Reviewed by Emma Crowley
Sunderland, 1943: With the future of Britain uncertain, the shipyard girls fight to keep their lives on an even keel.
Head-welder Rosie is just about managing to keep her double life hidden from little sister Charlotte’s prying eyes. But Charlotte senses something is up and, with a secret this big, the truth is bound to come out.
After a whirlwind wedding, Polly must bid farewell to her sweetheart as he returns to the front line.
And there is something odd about yard manager Helen’s newest recruit Bel. But in resolving to uncover the truth, Helen might discover more than she bargained for…
Only by rallying together will the shipyard girls triumph.
Many thanks to Random House UK via NetGalley for my copy of Triumph of the Shipyard Girls to review and to Sharon for having my review on the blog.
Triumph of the Shipyard Girls is the eighth book in the Shipyard Girls series from Nancy Revell which follows the ups and downs, the good times and the bad, in the lives of a group of women welders who work in the shipyards in Sunderland during World War Two. With each book I just love this series more and more and as we are progressing further through the series we are moving away from descriptions of the women's daily work welding and the routines they have in the ship yard. This is a good thing as now I feel the author is really concentrating on the women's personal stories much more. Storylines that began maybe a book or two ago are getting great attention and focus now and I am enjoying how everything is developing with some of the most important threads being continued throughout each book.
I have become familiar with the pattern of the books as in each one concentrates on certain characters and then they may not feature much in the next instalment. It's a great way to keep the books fresh, interesting and gripping because if you haven't read much about a character as with this book I thought Gloria stepped out of the spotlight a bit you are more inclined to pick up the next book to see do they feature and get an update on them. Not that I wouldn't want to read any future books in this series as by this stage I am deeply invested in every plot, be it minor or major ,especially when it comes to Helen who runs the shipyard. She is one character who has undergone such a transformation from book one although admittedly for a while now my opinion on her has swayed back and forth quite regularly.
They say a leopard can never change its spots but the way Helen has been written she has gone against convention and has been a real surprise and turn up for the books. She has been through the mill and to be honest I don't think she is out the other side of it yet when it comes to both her love and family life. She is certainly a lot more compassionate and aware of other people's problems and feelings than when we first met her. This is demonstrated when she springs into action when she is the only one close to hand when Polly needs urgent help. Polly deserves some happiness after she has just married Tommy but is now left on her own as he has returned to Gibraltar. Only for Helen that happiness might have evaded her but how everything was handled was done so with tact and a real awareness of what the long term implications could be if care and advice was not heeded.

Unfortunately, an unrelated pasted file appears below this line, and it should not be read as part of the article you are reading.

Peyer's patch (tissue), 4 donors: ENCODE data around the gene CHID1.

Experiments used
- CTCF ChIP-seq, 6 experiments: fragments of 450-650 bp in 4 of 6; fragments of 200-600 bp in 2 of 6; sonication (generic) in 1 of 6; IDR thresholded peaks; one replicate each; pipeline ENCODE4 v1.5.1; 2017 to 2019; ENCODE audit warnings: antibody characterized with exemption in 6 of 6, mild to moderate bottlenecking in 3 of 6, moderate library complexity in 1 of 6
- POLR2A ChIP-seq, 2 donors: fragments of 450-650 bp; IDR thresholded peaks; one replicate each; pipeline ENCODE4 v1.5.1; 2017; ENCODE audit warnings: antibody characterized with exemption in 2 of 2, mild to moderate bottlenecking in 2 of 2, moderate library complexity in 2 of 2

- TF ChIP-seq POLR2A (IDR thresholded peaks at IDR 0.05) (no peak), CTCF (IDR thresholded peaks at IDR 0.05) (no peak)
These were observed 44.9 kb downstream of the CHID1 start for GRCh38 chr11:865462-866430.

Helen steps up to the plate when needed and she wouldn't have done so in the past. It just shows how much she is changing and in a way she is facing the realities of the real world away from the privileged life she has lead. She is more down to earth and the strong shell she had so carefully constructed around herself is coming down. But that's not to say she is very laissez faire and always open now. She still keeps things close to her chest and recent heartache and trauma is never far from her mind and it is this anxiety and pain that prevents her from fully moving forward particularly in relation to Dr. John Parker. I really wish the two of them would just admit their feelings for each other because it is so obvious for all to see. But a lack of communication and an aspect of the ending to this book certainly sets the cat among the pigeons and it's as if happiness and true love is further out of Helen's reach now more so than ever.